The Vienna Boys Choir sang a program of sacred music and folk songs last Sunday at Georgetown’s St. John’s Episcopal Church. (Lukas Beck)

If your vision of a boy choir sound is ethereal weightlessness, it’s not the Vienna Boys Choir you’re thinking of. Although the English have cultivated that light floating singing, the Viennese have gone in for hearty brightness — a straight vibrato-less production that penetrates rather than soars. This is the sound that a Vienna Boys Choir touring group of 23 singers brought to their performance at Georgetown’s St. John’s Episcopal Church on Sunday in one of their trademark programs — mostly sacred music in the first half and mostly folk songs in the second.

If truth be told, the folk songs carried the day. While short pieces by Couperin, Monteverdi, Haydn and the like were earnest, they also were remarkably inflexible. Conductor Oliver Stech’s piano accompaniments, which were loud enough so that the boys often sounded like they were struggling to sing over them, didn’t help. An exception was the Mendelssohn “Laudate Pueri Dominum,” in which Stech held back and the voluptuous richness of the alto section’s lead-in energized the piece.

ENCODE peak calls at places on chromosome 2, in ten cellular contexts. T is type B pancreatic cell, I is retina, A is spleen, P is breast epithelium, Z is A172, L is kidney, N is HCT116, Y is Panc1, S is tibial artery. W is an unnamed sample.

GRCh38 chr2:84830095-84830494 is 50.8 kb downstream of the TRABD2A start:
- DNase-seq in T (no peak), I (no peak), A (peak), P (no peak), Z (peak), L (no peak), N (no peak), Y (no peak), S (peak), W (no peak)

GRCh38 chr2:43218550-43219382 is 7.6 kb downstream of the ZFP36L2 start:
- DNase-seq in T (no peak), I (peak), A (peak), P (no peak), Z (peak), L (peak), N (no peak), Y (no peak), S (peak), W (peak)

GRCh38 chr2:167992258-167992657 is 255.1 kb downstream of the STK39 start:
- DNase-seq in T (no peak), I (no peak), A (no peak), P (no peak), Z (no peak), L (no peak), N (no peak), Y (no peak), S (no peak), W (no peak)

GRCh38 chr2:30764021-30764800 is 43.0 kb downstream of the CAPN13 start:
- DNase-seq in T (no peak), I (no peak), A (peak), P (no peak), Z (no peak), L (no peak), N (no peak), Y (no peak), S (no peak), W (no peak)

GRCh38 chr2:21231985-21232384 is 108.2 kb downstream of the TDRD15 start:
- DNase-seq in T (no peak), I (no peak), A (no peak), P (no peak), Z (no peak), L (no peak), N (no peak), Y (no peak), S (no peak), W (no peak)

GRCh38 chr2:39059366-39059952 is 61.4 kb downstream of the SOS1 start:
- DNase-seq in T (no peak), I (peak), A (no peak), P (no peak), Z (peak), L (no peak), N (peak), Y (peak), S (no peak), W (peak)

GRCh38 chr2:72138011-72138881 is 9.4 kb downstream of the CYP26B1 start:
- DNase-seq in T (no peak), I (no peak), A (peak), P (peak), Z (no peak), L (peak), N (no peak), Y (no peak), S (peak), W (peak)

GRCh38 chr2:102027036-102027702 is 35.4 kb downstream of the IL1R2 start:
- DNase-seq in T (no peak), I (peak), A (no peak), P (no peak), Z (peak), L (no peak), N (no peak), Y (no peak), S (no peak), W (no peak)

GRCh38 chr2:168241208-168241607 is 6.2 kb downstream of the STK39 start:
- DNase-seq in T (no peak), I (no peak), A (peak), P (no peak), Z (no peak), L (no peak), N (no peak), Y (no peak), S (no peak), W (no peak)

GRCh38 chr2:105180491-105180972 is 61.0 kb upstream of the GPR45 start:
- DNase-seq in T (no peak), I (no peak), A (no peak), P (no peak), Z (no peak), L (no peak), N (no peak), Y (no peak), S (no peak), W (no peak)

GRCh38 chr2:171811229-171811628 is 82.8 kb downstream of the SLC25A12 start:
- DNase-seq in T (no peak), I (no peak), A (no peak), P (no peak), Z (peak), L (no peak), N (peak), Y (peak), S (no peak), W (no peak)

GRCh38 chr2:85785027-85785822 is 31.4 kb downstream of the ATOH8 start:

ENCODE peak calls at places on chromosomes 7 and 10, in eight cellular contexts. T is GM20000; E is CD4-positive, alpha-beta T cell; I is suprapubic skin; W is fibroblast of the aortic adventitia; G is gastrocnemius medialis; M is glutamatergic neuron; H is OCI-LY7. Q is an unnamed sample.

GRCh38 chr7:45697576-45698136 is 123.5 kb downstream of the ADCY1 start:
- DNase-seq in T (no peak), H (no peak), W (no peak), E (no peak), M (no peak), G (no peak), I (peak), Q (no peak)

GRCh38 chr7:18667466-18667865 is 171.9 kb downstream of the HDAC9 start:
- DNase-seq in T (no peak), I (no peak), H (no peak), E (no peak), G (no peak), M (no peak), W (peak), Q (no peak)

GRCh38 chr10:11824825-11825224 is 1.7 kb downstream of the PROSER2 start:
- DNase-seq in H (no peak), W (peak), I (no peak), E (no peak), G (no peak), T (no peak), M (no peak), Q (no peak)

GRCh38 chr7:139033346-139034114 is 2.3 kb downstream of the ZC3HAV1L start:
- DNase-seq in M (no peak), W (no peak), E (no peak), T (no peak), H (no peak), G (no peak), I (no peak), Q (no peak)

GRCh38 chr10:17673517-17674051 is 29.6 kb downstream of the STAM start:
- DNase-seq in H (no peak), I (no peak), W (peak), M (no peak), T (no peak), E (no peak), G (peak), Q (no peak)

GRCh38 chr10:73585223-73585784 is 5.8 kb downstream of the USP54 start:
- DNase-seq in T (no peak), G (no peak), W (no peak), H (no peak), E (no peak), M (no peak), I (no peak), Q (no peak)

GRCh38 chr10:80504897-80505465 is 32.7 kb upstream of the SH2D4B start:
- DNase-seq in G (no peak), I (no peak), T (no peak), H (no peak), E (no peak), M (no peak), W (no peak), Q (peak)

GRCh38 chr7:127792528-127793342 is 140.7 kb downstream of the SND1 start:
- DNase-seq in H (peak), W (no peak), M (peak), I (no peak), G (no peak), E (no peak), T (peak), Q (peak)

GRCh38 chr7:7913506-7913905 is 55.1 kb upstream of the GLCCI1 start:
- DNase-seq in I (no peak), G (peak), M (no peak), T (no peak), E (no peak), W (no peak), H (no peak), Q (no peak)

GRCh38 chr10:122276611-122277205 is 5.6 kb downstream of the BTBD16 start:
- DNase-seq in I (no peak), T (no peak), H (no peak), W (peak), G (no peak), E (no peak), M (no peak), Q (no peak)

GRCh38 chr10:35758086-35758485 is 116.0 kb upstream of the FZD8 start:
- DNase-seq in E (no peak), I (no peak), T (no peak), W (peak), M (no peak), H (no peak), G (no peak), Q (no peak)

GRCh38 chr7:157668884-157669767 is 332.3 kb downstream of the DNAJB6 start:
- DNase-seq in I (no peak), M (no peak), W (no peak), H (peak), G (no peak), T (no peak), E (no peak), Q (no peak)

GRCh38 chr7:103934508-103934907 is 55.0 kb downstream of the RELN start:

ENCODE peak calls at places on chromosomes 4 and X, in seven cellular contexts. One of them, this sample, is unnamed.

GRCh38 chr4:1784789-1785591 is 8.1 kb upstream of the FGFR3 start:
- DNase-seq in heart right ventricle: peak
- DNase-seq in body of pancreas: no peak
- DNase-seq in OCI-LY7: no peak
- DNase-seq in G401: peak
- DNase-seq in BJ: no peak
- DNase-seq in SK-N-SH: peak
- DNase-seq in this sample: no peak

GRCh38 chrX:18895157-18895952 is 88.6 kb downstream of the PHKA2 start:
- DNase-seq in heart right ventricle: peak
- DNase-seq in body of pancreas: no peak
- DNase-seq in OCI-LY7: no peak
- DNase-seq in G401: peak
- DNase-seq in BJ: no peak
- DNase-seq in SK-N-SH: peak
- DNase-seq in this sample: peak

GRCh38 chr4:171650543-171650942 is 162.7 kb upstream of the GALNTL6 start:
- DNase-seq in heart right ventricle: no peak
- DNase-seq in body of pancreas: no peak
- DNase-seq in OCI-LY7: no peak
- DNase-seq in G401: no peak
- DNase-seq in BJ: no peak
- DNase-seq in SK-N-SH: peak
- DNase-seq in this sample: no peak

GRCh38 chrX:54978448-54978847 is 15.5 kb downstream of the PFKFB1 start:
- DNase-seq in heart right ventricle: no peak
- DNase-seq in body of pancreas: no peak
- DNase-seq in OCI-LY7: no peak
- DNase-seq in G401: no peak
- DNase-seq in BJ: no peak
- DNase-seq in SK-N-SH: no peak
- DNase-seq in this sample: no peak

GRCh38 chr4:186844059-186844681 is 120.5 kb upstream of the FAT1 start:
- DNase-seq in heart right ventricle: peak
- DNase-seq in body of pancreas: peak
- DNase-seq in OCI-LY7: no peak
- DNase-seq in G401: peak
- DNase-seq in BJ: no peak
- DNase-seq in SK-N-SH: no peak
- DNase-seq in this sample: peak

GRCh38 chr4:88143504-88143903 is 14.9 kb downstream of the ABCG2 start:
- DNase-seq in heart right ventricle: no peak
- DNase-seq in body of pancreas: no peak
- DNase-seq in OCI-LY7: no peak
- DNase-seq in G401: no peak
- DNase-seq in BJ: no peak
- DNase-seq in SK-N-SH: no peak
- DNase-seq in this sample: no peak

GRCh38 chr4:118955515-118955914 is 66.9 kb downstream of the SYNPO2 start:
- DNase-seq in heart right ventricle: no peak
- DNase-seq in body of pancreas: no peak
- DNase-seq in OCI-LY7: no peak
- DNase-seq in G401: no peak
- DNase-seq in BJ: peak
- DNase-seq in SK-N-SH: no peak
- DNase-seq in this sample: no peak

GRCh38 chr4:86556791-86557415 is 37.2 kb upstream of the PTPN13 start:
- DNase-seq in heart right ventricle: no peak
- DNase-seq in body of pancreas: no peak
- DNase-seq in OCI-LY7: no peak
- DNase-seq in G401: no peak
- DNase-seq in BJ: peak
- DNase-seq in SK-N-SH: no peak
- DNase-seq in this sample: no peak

The music of the second half moved from the Danube through Pakistan and Taiwan, past Namibia and a Native American tribe and back to the choir’s home territory, the Danube. Stech accompanied with much more restraint and, singing in many different languages and styles, the boys sounded more relaxed. They handled the cool irregular rhythms of a Bulgarian folk song with pizzazz, shaped lovely phrases in an Austrian love song and brought the house down with a Pakistani Sufi hymn that was accompanied by two of the boys who rocked on a pair of Indian drums.

Reinthaler is a freelance writer.